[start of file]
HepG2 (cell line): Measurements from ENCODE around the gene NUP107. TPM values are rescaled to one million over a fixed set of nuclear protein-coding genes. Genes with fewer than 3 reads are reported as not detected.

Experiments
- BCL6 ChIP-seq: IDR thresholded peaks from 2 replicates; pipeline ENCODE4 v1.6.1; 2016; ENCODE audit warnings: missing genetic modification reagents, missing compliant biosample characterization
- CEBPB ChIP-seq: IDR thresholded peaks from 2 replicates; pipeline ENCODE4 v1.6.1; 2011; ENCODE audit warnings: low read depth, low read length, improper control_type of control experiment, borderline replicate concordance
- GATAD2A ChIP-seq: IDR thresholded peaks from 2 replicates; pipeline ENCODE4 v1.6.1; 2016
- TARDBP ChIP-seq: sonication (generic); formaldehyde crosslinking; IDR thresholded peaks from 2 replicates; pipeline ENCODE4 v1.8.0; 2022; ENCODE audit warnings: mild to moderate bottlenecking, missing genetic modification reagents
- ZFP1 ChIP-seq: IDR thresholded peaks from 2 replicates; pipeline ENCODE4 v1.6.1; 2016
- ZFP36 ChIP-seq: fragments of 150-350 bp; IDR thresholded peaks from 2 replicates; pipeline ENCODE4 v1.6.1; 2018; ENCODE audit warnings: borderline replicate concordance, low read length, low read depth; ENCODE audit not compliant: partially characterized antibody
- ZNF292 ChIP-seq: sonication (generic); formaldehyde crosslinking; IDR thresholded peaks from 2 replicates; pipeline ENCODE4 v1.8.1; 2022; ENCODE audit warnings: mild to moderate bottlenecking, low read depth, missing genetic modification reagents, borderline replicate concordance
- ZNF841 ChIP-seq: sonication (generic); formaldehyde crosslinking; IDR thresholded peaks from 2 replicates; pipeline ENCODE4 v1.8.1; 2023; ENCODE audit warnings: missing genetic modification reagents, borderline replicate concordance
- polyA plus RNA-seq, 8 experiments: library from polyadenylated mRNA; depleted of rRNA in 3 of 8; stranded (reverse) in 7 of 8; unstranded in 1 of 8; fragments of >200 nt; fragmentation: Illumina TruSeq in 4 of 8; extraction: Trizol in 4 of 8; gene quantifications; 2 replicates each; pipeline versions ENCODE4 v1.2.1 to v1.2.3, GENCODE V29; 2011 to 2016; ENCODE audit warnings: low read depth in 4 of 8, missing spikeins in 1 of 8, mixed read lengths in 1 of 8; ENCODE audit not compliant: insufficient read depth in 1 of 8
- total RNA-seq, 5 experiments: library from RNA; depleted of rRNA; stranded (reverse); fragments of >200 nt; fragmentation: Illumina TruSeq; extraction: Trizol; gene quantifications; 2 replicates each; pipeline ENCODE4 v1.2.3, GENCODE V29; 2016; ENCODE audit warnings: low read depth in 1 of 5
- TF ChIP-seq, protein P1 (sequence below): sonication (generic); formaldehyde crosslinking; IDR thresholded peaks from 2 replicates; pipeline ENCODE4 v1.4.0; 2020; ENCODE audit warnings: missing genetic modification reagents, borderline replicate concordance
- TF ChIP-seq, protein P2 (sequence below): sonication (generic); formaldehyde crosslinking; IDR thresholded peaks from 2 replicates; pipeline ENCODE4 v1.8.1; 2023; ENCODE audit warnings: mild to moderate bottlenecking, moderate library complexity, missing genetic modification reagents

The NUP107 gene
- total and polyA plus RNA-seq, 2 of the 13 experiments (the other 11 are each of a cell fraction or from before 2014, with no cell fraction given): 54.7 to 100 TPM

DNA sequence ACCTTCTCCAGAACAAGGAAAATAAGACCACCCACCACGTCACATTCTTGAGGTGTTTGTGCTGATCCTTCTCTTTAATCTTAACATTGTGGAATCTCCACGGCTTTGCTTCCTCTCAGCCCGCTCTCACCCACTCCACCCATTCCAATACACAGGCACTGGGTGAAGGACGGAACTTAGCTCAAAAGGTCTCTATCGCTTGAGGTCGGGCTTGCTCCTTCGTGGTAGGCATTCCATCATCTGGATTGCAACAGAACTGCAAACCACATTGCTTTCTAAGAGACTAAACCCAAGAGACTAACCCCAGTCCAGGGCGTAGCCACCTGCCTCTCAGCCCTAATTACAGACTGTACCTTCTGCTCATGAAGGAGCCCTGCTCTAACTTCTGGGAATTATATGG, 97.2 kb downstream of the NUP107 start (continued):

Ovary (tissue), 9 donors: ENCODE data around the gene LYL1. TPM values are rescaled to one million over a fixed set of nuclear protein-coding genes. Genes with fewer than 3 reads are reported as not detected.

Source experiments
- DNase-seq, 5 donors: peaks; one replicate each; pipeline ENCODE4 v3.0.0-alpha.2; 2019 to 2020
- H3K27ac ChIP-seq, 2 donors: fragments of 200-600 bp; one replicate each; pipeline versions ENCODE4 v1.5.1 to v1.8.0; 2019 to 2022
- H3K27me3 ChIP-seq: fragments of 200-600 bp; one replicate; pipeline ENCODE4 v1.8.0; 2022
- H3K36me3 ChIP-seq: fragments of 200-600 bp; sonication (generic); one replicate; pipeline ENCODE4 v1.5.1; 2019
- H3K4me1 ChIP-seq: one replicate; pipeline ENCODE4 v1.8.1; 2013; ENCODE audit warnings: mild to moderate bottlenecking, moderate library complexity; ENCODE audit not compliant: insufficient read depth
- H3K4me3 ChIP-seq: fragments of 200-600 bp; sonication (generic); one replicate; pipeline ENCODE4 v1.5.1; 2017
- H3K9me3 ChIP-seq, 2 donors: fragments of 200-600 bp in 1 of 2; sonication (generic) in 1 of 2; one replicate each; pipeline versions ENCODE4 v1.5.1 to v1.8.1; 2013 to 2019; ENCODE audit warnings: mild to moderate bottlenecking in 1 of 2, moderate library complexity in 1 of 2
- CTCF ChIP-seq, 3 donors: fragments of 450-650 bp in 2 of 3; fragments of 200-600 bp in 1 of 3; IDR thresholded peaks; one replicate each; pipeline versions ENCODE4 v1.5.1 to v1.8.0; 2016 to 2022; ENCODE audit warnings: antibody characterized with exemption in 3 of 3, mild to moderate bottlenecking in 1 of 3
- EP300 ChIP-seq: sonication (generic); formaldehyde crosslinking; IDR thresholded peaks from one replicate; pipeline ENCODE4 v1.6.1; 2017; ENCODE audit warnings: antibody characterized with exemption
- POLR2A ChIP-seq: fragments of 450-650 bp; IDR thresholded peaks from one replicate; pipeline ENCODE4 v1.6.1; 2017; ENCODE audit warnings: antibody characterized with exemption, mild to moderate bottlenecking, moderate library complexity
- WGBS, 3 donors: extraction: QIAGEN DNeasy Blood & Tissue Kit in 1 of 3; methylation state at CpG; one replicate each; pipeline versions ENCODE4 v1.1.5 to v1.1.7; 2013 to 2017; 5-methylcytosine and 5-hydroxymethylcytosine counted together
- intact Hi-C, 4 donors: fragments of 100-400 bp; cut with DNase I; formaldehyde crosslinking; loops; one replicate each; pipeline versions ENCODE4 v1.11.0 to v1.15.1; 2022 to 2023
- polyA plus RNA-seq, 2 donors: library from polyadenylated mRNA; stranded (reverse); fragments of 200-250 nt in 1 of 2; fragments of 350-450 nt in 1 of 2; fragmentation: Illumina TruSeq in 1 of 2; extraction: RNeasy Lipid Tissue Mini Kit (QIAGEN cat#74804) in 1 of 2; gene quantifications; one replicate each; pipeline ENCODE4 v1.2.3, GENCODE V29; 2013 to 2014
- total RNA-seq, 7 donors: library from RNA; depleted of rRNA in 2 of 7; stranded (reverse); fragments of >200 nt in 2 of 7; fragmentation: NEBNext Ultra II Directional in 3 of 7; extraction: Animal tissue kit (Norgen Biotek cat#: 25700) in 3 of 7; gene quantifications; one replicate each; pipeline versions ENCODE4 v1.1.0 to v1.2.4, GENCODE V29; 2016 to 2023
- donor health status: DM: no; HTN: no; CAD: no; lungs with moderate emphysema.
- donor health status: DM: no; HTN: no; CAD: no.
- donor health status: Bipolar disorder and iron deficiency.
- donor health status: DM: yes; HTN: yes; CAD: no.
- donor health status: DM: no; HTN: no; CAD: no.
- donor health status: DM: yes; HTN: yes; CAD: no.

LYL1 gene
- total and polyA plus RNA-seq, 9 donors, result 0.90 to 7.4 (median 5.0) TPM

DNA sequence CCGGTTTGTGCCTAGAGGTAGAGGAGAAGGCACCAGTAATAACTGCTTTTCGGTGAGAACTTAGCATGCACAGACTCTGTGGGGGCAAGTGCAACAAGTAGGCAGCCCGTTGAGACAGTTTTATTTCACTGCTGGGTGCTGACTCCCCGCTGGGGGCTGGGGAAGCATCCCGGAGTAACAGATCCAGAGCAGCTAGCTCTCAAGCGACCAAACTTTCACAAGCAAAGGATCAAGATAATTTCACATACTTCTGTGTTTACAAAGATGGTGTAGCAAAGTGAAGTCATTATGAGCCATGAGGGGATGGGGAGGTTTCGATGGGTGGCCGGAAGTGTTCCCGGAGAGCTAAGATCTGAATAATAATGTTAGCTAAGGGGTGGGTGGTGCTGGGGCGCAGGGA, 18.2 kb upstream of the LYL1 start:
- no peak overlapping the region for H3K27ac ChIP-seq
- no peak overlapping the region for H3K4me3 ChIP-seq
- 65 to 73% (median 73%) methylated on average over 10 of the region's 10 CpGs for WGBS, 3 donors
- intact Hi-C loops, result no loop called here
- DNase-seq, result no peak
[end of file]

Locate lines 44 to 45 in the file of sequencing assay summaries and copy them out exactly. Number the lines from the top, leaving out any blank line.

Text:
- no peak overlapping the region for H3K4me3 ChIP-seq
- 65 to 73% (median 73%) methylated on average over 10 of the region's 10 CpGs for WGBS, 3 donors